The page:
Health official says majority of Americans “remain susceptible” to COVID-19

Director of the U.S. Centers for Disease Control and Prevention(CDC) Robert Redfield (front) speaks during a press conference with members of the White House coronavirus task force in the White House in Washington D.C., the United States, on March 2, 2020. CDC announced Monday that there are currently 91 cases of COVID-19 in the country, up from just 60 cases a day ago. (Xinhua/Liu Jie)

Robert Redfield, director of the US Centers for Disease Control and Prevention (CDC), said on Wednesday that a majority of Americans remain susceptible to COVID-19.

“CDC is in the process of a very large, sequential study across the entire United States, measuring serology,” Redfield told the Senate Health Committee during a hearing. “The preliminary results on the first round show that a majority of our nation – more than 90% of the population – remains susceptible.”

“It varies in different geographic parts from states,” he said. “But it does show that a majority of Americans are still susceptible to this virus,” said Redfield.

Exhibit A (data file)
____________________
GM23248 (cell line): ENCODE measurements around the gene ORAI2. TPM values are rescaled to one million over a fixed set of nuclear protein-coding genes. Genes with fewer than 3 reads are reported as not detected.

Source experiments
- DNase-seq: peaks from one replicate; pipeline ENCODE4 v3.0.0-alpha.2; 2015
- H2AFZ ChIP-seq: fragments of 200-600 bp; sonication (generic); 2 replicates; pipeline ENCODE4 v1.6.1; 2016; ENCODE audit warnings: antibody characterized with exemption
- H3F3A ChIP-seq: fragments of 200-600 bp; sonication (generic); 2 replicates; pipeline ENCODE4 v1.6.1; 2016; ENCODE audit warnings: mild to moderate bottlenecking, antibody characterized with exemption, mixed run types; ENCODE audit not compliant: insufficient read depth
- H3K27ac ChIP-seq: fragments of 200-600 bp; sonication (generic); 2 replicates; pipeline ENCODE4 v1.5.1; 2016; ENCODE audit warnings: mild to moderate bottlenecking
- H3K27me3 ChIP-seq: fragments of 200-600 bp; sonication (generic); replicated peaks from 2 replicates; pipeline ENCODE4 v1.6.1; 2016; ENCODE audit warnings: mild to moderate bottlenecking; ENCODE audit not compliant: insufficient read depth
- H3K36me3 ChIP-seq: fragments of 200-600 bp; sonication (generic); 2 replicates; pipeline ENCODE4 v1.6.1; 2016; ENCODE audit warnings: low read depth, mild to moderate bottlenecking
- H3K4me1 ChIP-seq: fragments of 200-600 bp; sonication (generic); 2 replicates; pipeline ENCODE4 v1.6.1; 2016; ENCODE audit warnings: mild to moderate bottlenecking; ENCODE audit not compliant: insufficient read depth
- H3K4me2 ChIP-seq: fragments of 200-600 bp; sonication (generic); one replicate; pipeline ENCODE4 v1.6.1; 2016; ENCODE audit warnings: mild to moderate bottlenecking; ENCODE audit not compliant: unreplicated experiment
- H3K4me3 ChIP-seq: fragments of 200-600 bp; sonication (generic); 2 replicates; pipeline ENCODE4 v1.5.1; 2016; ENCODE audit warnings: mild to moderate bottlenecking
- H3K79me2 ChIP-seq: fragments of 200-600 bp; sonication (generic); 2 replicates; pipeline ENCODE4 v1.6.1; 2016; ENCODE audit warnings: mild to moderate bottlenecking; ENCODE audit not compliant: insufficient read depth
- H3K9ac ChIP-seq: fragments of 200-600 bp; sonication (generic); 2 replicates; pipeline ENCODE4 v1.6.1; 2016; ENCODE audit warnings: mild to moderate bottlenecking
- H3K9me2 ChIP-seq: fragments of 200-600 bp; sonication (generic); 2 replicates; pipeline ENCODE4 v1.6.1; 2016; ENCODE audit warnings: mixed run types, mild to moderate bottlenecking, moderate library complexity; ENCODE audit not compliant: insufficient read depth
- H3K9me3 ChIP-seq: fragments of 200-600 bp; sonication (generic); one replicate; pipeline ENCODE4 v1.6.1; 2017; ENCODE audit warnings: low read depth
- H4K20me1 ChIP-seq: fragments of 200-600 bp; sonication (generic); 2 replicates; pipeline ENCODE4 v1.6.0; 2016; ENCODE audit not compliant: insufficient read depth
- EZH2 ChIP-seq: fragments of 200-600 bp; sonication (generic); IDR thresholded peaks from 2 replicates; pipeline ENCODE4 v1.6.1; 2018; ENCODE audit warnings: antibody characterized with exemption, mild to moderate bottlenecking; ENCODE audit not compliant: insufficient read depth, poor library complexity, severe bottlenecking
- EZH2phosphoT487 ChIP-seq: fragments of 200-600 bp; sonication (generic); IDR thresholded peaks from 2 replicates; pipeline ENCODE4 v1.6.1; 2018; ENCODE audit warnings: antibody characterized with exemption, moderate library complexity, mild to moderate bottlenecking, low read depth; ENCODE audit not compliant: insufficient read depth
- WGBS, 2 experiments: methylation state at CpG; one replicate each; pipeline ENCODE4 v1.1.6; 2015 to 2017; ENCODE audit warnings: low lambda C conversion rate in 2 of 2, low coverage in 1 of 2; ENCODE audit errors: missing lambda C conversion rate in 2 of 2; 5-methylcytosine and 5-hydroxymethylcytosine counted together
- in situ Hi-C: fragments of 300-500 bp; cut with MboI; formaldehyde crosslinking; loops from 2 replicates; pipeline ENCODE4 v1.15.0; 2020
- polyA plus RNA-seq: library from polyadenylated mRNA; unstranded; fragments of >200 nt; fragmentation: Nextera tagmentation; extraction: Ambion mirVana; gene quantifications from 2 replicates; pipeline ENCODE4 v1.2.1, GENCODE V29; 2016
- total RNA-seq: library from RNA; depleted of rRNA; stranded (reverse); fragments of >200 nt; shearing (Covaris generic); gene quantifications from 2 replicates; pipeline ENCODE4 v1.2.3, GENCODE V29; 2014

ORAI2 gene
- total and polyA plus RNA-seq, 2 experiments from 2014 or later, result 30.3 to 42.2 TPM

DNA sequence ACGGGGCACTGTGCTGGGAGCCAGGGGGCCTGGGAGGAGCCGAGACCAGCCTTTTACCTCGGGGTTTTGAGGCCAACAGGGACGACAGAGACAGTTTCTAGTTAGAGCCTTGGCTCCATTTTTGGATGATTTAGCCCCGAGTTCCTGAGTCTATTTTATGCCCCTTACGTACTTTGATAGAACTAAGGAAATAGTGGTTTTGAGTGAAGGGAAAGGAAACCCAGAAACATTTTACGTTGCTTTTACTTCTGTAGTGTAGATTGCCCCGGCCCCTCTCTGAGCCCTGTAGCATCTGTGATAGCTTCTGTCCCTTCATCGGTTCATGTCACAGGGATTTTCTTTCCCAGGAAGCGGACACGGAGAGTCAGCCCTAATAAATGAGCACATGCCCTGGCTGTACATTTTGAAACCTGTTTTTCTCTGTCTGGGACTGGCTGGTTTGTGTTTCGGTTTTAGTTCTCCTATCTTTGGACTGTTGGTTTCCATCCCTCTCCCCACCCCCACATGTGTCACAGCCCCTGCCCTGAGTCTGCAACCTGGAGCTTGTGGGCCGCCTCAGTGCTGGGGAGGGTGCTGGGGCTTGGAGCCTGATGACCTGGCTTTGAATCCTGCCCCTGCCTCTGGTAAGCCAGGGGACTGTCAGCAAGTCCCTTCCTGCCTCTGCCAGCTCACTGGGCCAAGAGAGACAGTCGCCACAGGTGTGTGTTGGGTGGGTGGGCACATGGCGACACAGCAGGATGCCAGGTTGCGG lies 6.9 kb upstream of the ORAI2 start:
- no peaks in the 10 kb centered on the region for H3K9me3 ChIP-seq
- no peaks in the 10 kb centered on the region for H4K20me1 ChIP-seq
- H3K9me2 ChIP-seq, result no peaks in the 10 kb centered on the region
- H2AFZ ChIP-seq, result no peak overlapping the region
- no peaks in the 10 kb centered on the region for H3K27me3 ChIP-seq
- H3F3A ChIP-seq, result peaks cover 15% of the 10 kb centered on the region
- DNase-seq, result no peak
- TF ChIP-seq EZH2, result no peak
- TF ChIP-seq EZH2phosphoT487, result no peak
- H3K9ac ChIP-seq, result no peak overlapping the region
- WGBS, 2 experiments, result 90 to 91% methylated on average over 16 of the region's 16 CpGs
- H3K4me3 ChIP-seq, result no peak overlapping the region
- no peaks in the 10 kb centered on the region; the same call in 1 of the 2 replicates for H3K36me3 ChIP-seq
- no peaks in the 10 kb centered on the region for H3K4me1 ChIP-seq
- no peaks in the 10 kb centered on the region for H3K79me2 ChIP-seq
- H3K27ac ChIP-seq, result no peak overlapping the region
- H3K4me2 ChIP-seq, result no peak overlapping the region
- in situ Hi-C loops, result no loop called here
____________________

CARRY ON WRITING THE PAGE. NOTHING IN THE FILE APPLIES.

The remarks came a day after the United States reached over 200,000 COVID-19 deaths, with nearly 7 million infections, both the highest in the world.

Anthony Fauci, director of the National Institute of Allergy and Infectious Diseases, testifies before the U.S. Senate Committee on Health, Education, Labor and Pensions on COVID-19: Update on Progress Toward Safely Getting Back to Work and Back to School in Washington, D.C., the United States, on June 30, 2020. (Al Drago/Pool via Xinhua)

 
Anthony Fauci, director of the US National Institute of Allergy and Infectious Disease, also attended the hearing and warned of the long-term effects that disease might have on those infected.

Fauci noted that a recent study in non-athletes who have recovered from the virus showed that in their MRIs “they found that about 60 to 70% of them had indication of inflammatory disease in the heart.”

“They could wind up when you have inflammation, you could have scarring, that could lead to arrhythmias later on, or that could lead to cardiomyopathies,” he said. “It’s something we really need to keep our eye out on.”

Stephen Hahn, commissioner of the US Food and Drug Administration, and Brett Giroir, assistant secretary for health at the US Department of Health and Human Services, also testified at the hearing.

US President Donald Trump has called the country hitting 200,000 deaths from COVID-19 “a shame.” He has also sought to defend his administration’s response to the pandemic, which has been under sharp criticism.

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